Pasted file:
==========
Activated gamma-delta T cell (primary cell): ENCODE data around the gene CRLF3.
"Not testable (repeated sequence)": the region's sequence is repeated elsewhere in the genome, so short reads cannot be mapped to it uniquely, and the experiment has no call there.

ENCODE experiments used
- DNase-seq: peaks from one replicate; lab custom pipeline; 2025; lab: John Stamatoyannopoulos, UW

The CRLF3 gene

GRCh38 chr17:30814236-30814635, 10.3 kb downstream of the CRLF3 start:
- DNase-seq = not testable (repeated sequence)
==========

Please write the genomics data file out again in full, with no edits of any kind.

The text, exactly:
Activated gamma-delta T cell (primary cell): ENCODE data around the gene CRLF3.
"Not testable (repeated sequence)": the region's sequence is repeated elsewhere in the genome, so short reads cannot be mapped to it uniquely, and the experiment has no call there.

ENCODE experiments used
- DNase-seq: peaks from one replicate; lab custom pipeline; 2025; lab: John Stamatoyannopoulos, UW

The CRLF3 gene

GRCh38 chr17:30814236-30814635, 10.3 kb downstream of the CRLF3 start:
- DNase-seq = not testable (repeated sequence)